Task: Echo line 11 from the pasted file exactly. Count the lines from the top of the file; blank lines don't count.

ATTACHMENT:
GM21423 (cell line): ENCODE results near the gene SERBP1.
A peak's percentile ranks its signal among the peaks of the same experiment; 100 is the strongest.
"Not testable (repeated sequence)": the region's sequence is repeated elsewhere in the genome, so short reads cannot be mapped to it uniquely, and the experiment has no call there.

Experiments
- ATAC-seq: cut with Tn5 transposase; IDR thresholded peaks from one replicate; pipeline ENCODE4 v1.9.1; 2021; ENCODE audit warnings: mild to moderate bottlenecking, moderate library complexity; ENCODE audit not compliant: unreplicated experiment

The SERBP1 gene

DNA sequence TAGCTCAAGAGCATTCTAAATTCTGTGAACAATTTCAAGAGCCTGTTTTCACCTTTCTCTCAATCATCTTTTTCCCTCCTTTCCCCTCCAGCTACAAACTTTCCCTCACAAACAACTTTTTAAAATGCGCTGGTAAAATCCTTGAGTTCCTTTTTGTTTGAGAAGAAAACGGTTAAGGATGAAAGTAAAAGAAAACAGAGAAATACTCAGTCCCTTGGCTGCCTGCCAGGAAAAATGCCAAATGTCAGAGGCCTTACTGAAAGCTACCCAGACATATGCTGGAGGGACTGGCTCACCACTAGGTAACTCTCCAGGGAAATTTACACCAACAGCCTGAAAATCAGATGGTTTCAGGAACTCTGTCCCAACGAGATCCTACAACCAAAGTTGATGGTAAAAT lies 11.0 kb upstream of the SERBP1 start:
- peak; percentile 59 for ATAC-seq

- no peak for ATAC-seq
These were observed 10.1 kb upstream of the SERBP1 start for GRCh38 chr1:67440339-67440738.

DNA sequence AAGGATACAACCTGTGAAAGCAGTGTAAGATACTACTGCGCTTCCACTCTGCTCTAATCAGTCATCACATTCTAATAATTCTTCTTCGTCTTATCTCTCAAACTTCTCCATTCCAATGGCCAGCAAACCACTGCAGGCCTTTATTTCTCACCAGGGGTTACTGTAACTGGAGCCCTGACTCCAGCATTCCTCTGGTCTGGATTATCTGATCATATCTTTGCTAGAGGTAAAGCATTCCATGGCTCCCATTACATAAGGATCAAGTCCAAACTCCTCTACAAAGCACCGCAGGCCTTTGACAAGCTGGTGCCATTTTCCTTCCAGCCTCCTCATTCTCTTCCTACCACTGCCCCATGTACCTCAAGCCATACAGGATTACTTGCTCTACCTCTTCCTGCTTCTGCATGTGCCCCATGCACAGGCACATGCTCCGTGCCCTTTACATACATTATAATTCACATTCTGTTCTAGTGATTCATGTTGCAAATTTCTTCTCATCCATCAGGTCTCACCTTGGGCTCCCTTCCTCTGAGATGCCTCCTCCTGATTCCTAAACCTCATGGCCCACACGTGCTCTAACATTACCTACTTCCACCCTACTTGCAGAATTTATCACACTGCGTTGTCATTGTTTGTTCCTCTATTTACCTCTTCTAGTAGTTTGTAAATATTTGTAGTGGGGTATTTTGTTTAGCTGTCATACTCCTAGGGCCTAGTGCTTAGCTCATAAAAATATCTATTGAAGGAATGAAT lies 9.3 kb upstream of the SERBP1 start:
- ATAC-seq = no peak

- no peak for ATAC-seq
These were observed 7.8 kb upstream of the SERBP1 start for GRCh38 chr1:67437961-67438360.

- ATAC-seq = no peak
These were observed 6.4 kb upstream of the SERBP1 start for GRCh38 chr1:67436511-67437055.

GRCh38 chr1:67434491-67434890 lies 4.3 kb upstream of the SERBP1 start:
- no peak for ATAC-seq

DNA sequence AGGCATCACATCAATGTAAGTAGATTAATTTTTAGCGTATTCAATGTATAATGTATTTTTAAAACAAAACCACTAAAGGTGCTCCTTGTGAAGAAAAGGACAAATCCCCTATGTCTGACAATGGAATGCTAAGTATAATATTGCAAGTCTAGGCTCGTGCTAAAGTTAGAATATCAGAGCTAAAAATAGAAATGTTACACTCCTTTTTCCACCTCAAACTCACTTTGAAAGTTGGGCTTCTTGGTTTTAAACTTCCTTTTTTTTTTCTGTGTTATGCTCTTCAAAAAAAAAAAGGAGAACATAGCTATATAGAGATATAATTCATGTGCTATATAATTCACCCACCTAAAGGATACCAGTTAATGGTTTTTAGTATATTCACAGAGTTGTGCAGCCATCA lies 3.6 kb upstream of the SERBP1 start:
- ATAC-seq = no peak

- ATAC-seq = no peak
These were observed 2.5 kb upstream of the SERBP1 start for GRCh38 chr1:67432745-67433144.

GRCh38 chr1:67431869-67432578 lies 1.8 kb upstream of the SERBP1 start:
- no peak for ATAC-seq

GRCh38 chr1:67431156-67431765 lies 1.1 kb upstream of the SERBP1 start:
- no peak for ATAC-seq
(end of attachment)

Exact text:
DNA sequence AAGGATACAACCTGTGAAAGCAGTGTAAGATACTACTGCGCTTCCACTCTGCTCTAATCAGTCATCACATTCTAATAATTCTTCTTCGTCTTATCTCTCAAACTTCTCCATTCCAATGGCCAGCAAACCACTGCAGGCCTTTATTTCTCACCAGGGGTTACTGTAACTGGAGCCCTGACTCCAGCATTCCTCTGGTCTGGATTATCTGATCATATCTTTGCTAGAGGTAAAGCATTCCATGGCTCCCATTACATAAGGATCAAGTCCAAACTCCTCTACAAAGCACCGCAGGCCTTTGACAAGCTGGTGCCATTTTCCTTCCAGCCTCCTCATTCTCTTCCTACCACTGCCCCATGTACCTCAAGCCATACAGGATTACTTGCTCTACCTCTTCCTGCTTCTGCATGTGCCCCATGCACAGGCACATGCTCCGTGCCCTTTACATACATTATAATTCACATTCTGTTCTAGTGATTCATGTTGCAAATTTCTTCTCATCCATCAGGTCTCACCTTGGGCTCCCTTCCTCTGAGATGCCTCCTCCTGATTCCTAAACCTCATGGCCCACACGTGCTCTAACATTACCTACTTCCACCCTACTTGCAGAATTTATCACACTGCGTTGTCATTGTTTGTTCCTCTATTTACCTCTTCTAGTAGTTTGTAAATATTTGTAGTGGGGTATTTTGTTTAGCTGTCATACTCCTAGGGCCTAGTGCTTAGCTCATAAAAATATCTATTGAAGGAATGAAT lies 9.3 kb upstream of the SERBP1 start: